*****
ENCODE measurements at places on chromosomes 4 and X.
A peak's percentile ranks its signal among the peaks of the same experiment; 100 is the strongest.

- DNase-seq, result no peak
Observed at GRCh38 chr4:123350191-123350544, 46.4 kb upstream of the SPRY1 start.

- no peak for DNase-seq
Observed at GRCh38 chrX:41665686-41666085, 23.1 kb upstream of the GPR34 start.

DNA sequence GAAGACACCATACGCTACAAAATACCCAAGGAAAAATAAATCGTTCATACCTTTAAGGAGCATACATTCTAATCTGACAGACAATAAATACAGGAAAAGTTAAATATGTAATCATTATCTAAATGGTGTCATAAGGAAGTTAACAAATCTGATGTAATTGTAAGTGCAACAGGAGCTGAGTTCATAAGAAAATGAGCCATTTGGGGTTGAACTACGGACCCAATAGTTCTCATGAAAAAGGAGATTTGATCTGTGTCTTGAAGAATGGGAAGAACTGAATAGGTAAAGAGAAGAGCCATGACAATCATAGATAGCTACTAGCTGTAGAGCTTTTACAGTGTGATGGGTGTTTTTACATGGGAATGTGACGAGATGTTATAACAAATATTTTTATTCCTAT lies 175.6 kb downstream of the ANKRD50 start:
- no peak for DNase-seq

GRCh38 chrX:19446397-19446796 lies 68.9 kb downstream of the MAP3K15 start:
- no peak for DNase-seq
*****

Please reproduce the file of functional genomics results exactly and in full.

ENCODE measurements at places on chromosomes 4 and X.
A peak's percentile ranks its signal among the peaks of the same experiment; 100 is the strongest.

- DNase-seq, result no peak
Observed at GRCh38 chr4:123350191-123350544, 46.4 kb upstream of the SPRY1 start.

- no peak for DNase-seq
Observed at GRCh38 chrX:41665686-41666085, 23.1 kb upstream of the GPR34 start.

DNA sequence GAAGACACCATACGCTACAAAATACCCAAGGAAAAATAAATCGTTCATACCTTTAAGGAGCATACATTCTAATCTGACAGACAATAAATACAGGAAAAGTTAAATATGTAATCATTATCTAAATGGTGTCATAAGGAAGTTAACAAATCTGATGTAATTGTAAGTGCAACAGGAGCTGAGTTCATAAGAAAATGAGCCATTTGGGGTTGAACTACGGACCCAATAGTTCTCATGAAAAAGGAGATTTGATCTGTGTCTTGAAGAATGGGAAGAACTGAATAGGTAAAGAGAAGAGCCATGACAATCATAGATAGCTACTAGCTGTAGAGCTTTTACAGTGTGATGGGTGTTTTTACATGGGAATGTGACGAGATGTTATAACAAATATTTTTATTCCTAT lies 175.6 kb downstream of the ANKRD50 start:
- no peak for DNase-seq

GRCh38 chrX:19446397-19446796 lies 68.9 kb downstream of the MAP3K15 start:
- no peak for DNase-seq